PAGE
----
Experts' corner

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Zach Lesage

Why is ZoroToad the BDIF? Pt. 3

Check out this continuation of Zach's last article that wraps the whole series together

01/12/2019 by Zach Lesage

Lookin’ at Expanded

What’s up 60 Cards readers, its ya boy Zach and I am back with another article today to satisfy your reading needs. In my article today, I will be going over the undisputed best deck in the Expanded format, Zoroark GX (SLG; 53)  / Seismitoad EX (FRF; 20) , and explain why it is one of the best positioned decks heading into Dallas Regionals.

There are a lot of nifty tricks to know about this deck so be sure to read this article carefully heading into your next Expanded event. Let it be known that this is part of a series of articles that will all be focusing on Zoroark GX (SLG; 53)  / Seismitoad EX (FRF; 20)  so be sure to read all of them. That being said, let’s jump right into it.

Part 1

Part 2

New Additions

As you can tell, Jimmy Pendarvis has changed up his deck from his original Portland deck that has been featured in my last two articles to feature some cards from the new Lost Thunder set.

Let’s take one last look at his Portland list before moving onto his much newer Anaheim list.

This list was a great choice for Portland, but Pendarvis did change it for Anaheim. Why would he change his list though? Let’s look at it first and find out the answer after.

From the last two articles that I have wrote, I have gone through Pendarvis’ Portland list as much as I humanly can, but what about his latest and greatest Anaheim list? The difference between Portland and Anaheim is that Lost Thunder, our newest set in the Pokémon TCG, was released. Think about it and it will become simple. There was a new set, Pendarvis added in a few new cards, ta-dah, his deck got better. Let’s look over some of the cards that he added in since the release of Lost Thunder.

Articuno-GX and Water Energy

Similar to the Articuno GX (CLS; 31)  in Daniel Altavilla’s LAIC winning list, Articuno GX (CLS; 31)  can put in some solid work here to take away a threat with a bunch of Energy attached to it. This strategy can be particularly strong against the Archie's Ace in the Hole (PRC; 124)  / Blastoise (BC; 31)  matchup because plenty of the attacking Pokémon in that deck use plenty of Energy.

It can also be helpful against some of the Rayquaza GX (CLS; 109)  decks that have been popping up since the deck did well in Anaheim. The added Water Energy (GEN; 77)  in the deck are mainly for Articuno GX (CLS; 31)  to attack, but they can be used in mirror matches to avoid your Double Colorless Energy (SLG; 69)  getting Faba (LT; 173) ’d when you use Oranguru (UPR; 114)  to gather back resources.

Silent Lab

In some cases, you can lock up Pokémon in the Active Position because they have lost their mobility, such as Keldeo EX (BC; 49)  under Ability lock. Silent Lab (PRC; 140)  just so happens to provide an out to situations such as this and can lock those pesky Abilities in place. 

Faba

This is likely the best card from Lost Thunder in the Expanded format because Zoroark GX (SLG; 53)  + Double Colorless Energy (SLG; 69)  is one of the best combinations of all time. With Faba (LT; 173)  being able to take away Special Energy in a pinch, it definitely has found a place in Expanded and in this deck.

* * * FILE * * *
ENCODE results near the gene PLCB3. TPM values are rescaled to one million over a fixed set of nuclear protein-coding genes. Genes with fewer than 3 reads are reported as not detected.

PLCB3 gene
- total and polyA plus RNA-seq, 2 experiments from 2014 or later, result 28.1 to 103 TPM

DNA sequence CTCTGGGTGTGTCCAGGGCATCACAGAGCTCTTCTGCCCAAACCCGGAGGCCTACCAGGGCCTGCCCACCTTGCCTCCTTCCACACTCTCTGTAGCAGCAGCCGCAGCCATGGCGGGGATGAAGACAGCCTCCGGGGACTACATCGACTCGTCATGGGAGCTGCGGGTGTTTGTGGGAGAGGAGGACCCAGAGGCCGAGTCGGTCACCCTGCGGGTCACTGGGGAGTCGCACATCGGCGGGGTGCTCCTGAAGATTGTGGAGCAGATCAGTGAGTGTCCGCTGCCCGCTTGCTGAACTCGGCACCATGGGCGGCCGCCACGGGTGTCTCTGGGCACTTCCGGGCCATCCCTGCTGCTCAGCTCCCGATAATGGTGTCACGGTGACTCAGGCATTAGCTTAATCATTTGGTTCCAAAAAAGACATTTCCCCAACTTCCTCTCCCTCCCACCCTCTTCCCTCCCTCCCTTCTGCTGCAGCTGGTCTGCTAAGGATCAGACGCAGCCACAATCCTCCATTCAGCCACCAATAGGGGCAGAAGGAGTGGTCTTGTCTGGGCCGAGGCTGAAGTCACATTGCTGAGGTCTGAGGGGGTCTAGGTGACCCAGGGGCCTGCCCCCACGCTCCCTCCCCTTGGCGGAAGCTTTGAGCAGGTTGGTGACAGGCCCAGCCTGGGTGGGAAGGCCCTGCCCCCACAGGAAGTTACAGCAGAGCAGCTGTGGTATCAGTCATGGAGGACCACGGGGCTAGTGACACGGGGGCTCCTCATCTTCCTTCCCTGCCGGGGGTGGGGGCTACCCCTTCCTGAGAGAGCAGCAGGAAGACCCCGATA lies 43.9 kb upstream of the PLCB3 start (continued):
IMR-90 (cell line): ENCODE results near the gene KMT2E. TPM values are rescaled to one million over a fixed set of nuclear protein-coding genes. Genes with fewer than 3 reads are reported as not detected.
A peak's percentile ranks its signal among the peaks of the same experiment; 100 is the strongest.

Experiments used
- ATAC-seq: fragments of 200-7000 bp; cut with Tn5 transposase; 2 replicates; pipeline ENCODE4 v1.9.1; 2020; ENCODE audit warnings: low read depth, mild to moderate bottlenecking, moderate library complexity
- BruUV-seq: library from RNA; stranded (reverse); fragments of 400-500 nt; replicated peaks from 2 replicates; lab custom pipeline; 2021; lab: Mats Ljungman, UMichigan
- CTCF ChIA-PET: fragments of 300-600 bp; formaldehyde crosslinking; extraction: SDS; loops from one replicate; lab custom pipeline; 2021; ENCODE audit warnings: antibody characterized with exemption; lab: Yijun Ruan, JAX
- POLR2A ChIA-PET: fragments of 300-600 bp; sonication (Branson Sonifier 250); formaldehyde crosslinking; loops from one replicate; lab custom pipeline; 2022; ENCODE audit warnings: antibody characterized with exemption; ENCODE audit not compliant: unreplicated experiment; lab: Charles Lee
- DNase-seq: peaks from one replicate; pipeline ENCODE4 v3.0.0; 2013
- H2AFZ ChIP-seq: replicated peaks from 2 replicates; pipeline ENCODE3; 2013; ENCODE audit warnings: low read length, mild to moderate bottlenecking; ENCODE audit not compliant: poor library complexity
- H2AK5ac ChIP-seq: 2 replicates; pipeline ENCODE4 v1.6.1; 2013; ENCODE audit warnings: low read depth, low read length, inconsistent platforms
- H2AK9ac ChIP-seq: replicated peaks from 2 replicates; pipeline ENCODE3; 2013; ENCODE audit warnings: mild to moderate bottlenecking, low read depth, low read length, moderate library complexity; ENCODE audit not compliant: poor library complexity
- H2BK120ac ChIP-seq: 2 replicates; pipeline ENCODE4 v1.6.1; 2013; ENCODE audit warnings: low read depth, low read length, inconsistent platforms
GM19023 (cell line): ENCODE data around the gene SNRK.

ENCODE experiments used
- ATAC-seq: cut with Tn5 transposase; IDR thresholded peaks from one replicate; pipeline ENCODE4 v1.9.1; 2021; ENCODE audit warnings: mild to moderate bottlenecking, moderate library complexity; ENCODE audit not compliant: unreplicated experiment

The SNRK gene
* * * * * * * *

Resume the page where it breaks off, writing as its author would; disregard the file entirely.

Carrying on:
Field Blower 

With random Pokémon Tools and Garbodor (BKP; 57)  with Garbotoxin running around, Field Blower (GRI; 125)  seems like a strong inclusion. You can also use it in combination with Dowsing Machine (PS; 128)  to get another shot at it which makes it even more worthwhile. 

All of those changes allowed Pendarvis to win Anaheim, but what actually makes the deck as a whole the BDIF?

What Makes the Deck Good?

Well, this question is a simple answer and a difficult one at the same time. This deck focuses on unraveling anything that your opponent has to throw at you by using your disruption cards against your opponent while keeping your lock going strong with Quaking Punch. The best way to look at it is that you have all of the options in your deck which means that you can control your outcome most of the time.

As long as you have a half decent hand, you can find a card to play in nearly any situation ever. Doesn’t that sound like a great asset in your deck choice? You can often combo cards together, make intelligent plays, and outplay your opponent in general. Pendarvis did well with this deck because he was able to play well, he outplayed plenty of his opponents, and the deck is inherently strong. 

See Ya in Dallas!

That’s a wrap everyone! I hope that you enjoyed my views on Zoroark GX (SLG; 53)  / Seismitoad EX (FRF; 20) , the undisputed best deck in the Expanded format and that you learned a thing or two. As Dallas rapidly approaches, I recommend to playtest with and against it to make sure you are prepared for the event. As for me, I just booked my plane ticket to Dallas and I am hyped to head to another Regional Championships this season! Even though I have not put up the best results in Expanded, I am going to use my past failures to fuel my passion to test even more! I will be attending the event with my friends and my lovely girlfriend, Michele, which means that I will have a blast no matter how I do in the event! If you see me at the event, feel free to talk to me for a bit, it would make my day to talk to players who have read my articles! 

If you are interested in following me on Social Media, here is my information:

Twitter: zlesage_pokemon

YouTube: Team DDG

Coaching: Message me on Facebook

Website: zlesage.com

 

All the best,

Zach

[+24] okko


 

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